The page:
‘Noah’s workshop’ should not look like the Renaissance Fair

‘Noah’s workshop’ should not look like the Renaissance Fair November 11, 2013

Ken Ham’s “Ark Encounter” is a transparent fundraising scam.

Ham’s young-Earth creationist con has raised more than $13 million of the $24.5 million he says it will take to build his full-scale “replica” of Noah’s Ark, and he’s looking to bilk supporters out of the remaining $12 million by having them sign up for monthly pledges as “sponsors” of every peg, board and beam of the project — that’s $10/month to sponsor a peg, “as low as” $100/month to sponsor a plank, and “as low as” $500/month to sponsor a beam. “Your tax-deductible sponsorship donation will be assigned a unique serial number that you can use to look up the location of your peg, plank, or beam in the Ark.” (The book of Genesis says that every board in Noah’s Ark had a unique serial number. I forget the exact verse where it says that.)

So, for $6,000 a year you could “sponsor” a wooden beam on a replica of Noah’s Ark in Kentucky. Or you could use that same $6,000 a year to sponsor 15 desperately poor children through World Vision. These are, obviously, equally valid uses of that $6,000 for a good, godly American Christian.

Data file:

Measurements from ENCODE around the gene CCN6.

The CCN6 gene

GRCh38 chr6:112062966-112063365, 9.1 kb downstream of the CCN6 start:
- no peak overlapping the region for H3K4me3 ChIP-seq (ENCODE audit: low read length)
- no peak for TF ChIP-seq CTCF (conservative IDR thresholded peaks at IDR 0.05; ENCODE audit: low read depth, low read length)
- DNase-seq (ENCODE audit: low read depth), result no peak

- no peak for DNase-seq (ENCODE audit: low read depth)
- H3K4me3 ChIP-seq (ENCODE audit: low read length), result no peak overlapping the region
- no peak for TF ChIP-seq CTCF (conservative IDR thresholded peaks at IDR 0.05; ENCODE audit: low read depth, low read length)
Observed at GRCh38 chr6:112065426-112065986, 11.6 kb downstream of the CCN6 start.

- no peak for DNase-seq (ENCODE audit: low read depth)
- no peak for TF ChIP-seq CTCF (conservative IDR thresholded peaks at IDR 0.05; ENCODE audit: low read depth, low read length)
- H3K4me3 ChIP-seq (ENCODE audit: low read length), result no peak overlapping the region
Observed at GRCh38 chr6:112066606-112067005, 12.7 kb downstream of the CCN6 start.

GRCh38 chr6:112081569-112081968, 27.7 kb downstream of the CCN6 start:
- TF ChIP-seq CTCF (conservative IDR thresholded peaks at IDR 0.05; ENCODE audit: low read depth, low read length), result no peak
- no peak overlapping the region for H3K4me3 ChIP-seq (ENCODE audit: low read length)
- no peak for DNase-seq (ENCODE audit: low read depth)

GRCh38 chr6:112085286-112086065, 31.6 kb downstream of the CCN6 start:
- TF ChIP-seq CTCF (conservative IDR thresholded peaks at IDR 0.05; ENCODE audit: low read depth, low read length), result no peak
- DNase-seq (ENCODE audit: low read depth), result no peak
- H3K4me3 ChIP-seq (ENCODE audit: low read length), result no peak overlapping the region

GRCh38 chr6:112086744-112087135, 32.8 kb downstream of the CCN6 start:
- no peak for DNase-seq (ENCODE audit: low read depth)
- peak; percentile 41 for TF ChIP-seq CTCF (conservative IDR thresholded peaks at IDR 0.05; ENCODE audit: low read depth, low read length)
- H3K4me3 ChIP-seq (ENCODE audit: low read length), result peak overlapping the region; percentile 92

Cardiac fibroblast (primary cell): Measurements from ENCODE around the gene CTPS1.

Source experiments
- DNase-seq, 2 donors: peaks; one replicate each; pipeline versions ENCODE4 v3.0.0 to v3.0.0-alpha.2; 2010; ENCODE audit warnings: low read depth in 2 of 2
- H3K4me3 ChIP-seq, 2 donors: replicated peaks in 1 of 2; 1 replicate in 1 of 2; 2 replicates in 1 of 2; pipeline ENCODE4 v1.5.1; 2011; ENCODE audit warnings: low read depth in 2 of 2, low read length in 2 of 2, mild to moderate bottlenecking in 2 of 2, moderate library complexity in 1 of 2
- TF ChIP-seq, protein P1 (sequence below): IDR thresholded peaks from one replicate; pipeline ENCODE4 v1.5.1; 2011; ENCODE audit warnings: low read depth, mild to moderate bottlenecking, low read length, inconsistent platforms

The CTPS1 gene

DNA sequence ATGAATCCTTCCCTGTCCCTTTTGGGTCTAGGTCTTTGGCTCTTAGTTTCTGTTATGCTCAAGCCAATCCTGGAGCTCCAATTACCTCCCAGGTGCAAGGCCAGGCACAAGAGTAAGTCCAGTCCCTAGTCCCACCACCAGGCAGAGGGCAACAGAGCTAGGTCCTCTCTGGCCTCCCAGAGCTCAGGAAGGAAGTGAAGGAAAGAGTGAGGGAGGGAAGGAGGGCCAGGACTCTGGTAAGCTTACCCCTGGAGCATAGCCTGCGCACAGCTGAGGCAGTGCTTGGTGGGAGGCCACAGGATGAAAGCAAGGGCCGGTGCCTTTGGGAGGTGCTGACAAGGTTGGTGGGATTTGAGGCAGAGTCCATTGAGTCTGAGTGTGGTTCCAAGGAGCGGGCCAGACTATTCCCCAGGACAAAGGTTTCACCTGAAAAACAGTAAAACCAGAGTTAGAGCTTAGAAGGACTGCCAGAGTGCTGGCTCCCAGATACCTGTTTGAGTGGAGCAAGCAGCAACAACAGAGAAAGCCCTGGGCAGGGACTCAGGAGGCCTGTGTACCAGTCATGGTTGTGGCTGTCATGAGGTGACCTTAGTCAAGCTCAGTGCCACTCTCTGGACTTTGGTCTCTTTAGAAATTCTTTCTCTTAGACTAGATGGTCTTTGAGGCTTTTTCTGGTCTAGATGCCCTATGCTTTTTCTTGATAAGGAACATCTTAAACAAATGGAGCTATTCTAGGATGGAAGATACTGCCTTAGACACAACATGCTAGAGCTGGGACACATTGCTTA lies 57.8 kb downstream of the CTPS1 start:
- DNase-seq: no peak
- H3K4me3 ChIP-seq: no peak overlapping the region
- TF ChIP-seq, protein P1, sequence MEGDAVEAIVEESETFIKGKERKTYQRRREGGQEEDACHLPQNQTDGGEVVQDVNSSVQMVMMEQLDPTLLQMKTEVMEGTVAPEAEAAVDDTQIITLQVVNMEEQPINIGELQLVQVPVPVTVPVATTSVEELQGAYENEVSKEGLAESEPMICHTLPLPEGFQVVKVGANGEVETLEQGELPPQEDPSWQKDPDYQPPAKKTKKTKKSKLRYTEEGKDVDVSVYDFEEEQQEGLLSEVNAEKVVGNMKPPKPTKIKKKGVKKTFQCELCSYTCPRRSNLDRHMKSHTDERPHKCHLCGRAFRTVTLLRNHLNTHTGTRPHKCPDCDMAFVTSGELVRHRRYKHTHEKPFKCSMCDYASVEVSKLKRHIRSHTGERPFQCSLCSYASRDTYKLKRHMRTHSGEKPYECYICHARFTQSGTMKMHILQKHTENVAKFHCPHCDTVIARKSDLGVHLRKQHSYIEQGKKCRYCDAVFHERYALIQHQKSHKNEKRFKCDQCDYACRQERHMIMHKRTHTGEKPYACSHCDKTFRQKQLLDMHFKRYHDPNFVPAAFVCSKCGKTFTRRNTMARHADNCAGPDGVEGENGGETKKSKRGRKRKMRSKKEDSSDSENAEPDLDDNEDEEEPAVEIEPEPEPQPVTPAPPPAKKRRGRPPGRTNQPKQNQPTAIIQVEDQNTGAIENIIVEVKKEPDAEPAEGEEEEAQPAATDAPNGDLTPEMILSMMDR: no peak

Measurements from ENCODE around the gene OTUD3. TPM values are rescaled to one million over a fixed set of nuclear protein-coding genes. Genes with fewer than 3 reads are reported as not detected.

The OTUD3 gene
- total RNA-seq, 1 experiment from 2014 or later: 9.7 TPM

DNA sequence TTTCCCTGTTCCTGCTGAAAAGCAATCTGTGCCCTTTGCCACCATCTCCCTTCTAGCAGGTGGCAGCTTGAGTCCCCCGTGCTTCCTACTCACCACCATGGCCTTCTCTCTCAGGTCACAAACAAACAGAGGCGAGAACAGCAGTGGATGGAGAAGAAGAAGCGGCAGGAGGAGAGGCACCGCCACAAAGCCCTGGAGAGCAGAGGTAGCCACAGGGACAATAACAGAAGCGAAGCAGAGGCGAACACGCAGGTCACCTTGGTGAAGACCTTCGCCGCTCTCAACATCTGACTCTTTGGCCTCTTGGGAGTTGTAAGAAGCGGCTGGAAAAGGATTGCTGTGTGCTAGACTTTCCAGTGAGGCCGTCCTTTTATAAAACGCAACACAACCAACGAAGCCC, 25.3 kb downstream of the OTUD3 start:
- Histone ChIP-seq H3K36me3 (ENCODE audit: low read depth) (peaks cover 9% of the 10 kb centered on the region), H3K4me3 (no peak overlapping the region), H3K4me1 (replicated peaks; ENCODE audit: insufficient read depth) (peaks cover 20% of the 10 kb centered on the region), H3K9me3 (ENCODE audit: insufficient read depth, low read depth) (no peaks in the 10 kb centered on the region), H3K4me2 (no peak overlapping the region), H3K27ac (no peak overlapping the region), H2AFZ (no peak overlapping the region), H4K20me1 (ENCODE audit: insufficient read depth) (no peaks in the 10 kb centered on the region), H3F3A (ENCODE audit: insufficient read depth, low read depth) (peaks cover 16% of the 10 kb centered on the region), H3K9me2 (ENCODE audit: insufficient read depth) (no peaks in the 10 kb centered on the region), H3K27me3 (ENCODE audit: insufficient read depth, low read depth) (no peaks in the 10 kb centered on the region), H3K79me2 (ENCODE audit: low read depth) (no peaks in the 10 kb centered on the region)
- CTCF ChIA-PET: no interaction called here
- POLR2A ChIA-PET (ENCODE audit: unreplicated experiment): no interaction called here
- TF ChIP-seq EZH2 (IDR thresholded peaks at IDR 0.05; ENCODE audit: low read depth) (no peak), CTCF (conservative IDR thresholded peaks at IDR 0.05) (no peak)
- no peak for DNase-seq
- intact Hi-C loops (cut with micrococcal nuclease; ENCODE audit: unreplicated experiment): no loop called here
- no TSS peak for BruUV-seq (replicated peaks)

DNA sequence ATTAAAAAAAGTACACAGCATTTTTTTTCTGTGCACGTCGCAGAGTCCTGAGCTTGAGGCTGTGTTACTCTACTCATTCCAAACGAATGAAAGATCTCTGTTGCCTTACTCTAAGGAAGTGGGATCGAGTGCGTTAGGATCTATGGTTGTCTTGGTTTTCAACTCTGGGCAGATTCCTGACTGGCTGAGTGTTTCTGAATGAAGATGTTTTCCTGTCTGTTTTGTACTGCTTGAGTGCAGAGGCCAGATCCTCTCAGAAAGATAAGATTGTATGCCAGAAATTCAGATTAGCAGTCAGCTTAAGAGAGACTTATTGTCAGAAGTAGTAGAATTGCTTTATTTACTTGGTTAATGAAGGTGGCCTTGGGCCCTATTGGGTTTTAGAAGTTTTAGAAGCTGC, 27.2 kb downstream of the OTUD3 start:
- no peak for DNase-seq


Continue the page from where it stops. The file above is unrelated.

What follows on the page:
Ken Ham has produced a video update of “Phase 1 of the Ark Encounter,” featuring someone named Patrick Marsh, who takes obvious delight in playing with his tiny trees and parking lots in the scale model of the project. (I do not begrudge him this. The scale model looks fun and I found myself wishing Marsh had included a train set running through, because that would be kind of neat.)

There is so very, very much wrong with all of this — theologically, exegetically, historically, ethically, etc. — that it seems inappropriate to fixate on any one thing, but I find the “blacksmith shop” particularly infuriating.

The Ark Encounter will include a model of Noah’s “workshop,” which will include, Marsh says, “A working saw, vertical saw, and a blacksmith shop, because we want to show that Noah was capable of using all kinds of equipment and things to be able to build this wonderful ark.”

The image there to the right is the artist’s rendering of the Ark Encounter’s planned “Noah’s Workshop.” Note the medieval-looking ax, the array of chisels and planes, and the selection of various drill bits.

Not bad for 2348 BCE.

That very precise date is the year that Ken Ham’s Answers in Genesis gives as the date of Noah’s flood. That’s early in the Bronze Age. Some bronze saw blades have been found from that time, and even older — dating back to 2750 BCE or so — but they were crude metal squares, nothing like the Colonial Williamsburg-looking array of tools shown in the Ark Encounter’s workshop. Tools like those shown just didn’t exist in the Bronze Age.

But the Ark Encounter isn’t set in the Bronze Age. It’s set in the Iron Age.